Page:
Ludvik Zabret (1923-2010)

Ivo Coelho sdb

When I was asked me to put down something about Bro Ludvik, I thought I would write from memory. Bro Ludvik was a sort of legend among us when we were young. We had heard some vague stories about his younger days, so whenever we met him we would invariably ask him about his escape from Yugoslavia. His first reaction was to get angry. "Stupid fellows, why you want to ask about that?" Then a pause. Then he would start his story, in bits and pieces. I don't remember the details any more, but I think as a young man he escaped into Italy after some use of violence, which he was either ashamed of or else found too dangerous to talk about (we must remember that Yugoslavia continued to be Yugoslavia for many years that Ludvik was in India. The dismemberment of the country took place only very recently). I have the impression that Ludvik had already made his novitiate and profession when this happened. I think I recall him telling us that the Rector and council of the aspirantate had decided to send him away. The Rector called him and told him to go. But Ludvik simply told him he would not go. And he stuck on, made his novitiate, and professed as a Salesian Brother.

Interestingly, all this is confirmed by Ludvik himself in an account written at the request of Fr Ivan Rodrigues (Ivan was collecting material for the famous Missionary Animation Notes of our province some years ago). The account is written in his own inimitable English, and he was quite aware of this, for at the end of the account he writes: “I do not know English had no time in the begining to seat [sit] and studi I know only what I learn as children learn by hearing.” I have resisted the temptation to touch up the spellings and the grammar: best to hear Ludvik talking directly.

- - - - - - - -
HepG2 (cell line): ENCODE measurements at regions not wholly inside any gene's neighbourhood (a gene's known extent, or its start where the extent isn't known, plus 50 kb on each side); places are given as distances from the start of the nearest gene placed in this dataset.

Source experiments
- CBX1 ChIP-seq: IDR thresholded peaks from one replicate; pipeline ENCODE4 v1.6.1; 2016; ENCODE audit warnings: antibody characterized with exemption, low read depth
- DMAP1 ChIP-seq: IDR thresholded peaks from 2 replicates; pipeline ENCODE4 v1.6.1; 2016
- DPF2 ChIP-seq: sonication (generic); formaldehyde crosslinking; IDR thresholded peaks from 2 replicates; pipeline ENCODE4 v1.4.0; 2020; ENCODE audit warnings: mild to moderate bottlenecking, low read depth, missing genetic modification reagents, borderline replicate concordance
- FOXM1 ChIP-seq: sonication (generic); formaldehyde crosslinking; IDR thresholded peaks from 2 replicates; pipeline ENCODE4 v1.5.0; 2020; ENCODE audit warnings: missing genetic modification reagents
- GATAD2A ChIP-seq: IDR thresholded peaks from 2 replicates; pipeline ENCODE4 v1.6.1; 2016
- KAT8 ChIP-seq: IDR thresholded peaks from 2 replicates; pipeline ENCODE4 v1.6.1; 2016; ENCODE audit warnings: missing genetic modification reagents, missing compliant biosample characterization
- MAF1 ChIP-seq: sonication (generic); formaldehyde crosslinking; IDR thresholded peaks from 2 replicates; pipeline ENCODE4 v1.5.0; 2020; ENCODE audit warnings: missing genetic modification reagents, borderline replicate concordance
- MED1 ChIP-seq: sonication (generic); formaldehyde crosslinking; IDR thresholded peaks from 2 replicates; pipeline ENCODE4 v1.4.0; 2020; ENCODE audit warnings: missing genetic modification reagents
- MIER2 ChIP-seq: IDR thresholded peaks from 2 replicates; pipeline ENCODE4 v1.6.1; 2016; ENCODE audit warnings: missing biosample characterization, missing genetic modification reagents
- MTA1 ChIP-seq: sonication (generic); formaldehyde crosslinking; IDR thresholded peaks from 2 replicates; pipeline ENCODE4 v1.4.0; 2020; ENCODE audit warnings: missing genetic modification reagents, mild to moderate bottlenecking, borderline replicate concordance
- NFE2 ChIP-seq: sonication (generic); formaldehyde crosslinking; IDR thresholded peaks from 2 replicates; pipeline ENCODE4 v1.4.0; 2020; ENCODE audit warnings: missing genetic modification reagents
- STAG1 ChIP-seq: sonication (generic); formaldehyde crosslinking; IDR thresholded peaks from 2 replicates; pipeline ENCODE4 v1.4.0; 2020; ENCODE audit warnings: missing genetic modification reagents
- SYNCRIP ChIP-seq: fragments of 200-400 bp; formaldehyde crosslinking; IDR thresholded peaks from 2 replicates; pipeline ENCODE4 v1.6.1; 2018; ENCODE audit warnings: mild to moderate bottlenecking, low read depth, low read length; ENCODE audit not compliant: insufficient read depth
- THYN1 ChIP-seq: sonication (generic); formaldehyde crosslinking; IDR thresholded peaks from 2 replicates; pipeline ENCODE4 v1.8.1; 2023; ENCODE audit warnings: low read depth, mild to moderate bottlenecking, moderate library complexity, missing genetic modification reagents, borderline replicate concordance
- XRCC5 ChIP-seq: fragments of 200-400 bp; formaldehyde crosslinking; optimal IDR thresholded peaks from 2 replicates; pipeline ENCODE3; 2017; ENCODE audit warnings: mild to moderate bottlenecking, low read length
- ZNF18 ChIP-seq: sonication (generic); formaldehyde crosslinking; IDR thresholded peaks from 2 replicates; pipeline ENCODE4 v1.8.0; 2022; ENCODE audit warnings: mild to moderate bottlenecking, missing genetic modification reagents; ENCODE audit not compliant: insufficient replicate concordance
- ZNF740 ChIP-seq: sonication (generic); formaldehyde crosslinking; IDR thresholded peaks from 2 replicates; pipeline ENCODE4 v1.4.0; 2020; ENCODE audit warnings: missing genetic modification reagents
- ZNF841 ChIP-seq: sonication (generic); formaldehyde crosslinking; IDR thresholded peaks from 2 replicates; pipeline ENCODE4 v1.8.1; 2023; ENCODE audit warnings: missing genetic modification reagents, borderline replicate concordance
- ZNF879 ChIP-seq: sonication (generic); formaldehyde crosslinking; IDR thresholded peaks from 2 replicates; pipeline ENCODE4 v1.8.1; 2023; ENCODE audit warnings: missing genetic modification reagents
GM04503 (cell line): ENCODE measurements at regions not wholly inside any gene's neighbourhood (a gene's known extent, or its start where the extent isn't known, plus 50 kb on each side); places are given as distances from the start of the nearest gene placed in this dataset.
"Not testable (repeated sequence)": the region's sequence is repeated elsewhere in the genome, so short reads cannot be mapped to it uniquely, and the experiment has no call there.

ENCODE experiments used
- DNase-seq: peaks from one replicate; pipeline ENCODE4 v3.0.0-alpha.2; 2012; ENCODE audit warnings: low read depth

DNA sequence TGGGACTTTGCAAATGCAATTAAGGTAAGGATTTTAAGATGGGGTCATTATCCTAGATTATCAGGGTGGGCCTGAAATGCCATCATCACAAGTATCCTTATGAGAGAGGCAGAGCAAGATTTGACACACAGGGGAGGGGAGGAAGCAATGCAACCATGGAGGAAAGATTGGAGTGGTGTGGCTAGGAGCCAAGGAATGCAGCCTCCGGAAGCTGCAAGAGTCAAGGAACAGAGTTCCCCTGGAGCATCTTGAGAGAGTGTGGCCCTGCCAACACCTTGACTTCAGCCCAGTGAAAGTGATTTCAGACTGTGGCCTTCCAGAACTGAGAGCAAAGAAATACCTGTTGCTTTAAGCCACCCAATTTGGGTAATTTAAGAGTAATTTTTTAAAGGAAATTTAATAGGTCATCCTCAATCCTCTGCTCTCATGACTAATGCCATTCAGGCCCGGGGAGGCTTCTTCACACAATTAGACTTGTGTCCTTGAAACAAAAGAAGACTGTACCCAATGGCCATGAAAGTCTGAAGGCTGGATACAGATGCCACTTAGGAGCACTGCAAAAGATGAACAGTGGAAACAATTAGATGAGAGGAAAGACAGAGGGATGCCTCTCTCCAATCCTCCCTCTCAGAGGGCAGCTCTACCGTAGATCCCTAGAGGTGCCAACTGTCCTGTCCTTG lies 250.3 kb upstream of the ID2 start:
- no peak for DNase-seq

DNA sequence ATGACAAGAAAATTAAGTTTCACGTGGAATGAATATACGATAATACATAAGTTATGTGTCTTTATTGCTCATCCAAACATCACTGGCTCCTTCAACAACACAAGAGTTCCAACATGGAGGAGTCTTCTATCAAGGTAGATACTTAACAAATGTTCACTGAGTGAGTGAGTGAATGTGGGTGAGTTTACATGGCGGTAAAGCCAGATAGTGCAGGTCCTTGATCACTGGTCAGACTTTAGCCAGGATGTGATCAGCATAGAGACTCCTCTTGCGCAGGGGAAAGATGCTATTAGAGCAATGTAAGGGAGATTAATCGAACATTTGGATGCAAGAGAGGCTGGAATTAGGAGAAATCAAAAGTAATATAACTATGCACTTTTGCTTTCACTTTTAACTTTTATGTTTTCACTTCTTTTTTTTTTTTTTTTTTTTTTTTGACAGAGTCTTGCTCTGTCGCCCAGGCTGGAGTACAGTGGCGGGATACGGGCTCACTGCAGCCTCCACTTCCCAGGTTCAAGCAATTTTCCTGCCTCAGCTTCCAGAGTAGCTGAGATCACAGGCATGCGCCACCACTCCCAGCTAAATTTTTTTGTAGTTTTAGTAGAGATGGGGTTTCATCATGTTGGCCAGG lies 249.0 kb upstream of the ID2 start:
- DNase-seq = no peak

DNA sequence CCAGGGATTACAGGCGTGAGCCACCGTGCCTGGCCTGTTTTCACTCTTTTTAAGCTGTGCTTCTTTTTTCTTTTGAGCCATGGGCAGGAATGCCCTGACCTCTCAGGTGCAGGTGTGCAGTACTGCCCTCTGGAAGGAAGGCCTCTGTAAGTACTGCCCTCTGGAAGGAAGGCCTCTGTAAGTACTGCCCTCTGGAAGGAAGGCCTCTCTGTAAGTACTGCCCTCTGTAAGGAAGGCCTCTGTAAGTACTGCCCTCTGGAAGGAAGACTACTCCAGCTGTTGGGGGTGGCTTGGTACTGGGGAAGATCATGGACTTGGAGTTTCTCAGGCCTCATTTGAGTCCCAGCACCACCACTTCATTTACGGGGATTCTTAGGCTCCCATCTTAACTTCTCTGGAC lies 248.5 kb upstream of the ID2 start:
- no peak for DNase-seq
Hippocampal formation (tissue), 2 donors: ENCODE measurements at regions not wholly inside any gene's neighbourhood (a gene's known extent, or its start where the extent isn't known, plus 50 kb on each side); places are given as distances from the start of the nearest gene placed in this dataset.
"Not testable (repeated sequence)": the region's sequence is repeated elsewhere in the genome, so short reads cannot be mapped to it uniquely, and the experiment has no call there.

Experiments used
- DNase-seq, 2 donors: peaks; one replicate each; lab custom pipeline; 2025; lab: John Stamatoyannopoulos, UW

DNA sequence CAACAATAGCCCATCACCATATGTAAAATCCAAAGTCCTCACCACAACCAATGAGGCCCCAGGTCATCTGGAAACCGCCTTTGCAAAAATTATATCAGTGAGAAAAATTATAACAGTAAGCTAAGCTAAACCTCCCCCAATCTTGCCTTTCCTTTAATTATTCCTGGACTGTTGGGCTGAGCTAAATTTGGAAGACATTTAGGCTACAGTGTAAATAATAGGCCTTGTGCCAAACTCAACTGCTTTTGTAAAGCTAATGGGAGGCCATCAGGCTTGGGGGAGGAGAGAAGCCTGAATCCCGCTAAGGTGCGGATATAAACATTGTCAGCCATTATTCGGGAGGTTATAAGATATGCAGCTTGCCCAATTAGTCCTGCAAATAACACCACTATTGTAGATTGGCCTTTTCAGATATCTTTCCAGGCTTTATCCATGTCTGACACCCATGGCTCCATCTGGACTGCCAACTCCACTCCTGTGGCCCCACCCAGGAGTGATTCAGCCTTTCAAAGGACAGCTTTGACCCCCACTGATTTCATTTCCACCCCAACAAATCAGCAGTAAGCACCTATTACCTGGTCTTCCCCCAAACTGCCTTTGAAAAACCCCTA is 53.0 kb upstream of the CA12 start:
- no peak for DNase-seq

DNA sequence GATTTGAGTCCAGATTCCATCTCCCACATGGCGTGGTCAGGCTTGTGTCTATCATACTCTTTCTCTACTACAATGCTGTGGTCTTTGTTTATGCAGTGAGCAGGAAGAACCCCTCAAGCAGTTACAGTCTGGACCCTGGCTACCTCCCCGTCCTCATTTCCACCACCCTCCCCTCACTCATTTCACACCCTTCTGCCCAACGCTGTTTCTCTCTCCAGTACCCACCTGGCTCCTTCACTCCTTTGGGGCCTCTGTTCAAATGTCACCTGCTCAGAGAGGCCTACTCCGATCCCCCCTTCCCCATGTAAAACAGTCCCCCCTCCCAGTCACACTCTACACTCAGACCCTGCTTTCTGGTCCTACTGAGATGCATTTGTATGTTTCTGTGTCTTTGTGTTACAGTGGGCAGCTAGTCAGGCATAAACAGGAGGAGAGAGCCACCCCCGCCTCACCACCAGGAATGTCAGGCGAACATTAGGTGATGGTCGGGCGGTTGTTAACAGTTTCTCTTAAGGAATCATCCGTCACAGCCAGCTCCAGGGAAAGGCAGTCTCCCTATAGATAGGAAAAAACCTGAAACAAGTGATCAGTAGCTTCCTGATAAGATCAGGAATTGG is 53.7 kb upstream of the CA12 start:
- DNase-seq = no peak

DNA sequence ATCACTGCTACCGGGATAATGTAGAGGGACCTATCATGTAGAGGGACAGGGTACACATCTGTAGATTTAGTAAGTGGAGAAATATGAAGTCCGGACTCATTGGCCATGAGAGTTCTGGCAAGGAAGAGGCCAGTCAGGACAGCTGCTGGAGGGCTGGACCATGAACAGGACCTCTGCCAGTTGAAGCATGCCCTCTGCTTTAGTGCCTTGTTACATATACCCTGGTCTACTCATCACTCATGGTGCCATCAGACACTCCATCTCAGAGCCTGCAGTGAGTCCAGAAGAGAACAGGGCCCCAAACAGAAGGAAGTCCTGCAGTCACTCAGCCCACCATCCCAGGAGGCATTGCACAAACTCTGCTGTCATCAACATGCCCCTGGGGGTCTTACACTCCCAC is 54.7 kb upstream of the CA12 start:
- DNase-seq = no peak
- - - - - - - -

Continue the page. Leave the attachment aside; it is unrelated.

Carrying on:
But let’s begin from the beginning. Ludvik was born to Joseph Zabret and Rosalia Borc on 9th August 1923 at a place called Topole in what was then and is now the beautiful little country of Slovenia, tucked in to the north-east of Italy and south of Austria, and surrounded by Croatia on the other two sides. He was baptized two days later, on 11th August 1923, at Menges.

Salesian Vocation

My memories are interestingly confirmed, in greater detail, by Ludvik himself. This is what he writes. “When I was 5 years old my father told me, nex year you are going to school and here are to [two] rabbits and to [two] pegions. There is a hip [heap] of planks, what you will sel it will be your poket money, I will not give you a peni. From that time I have always money in my poket.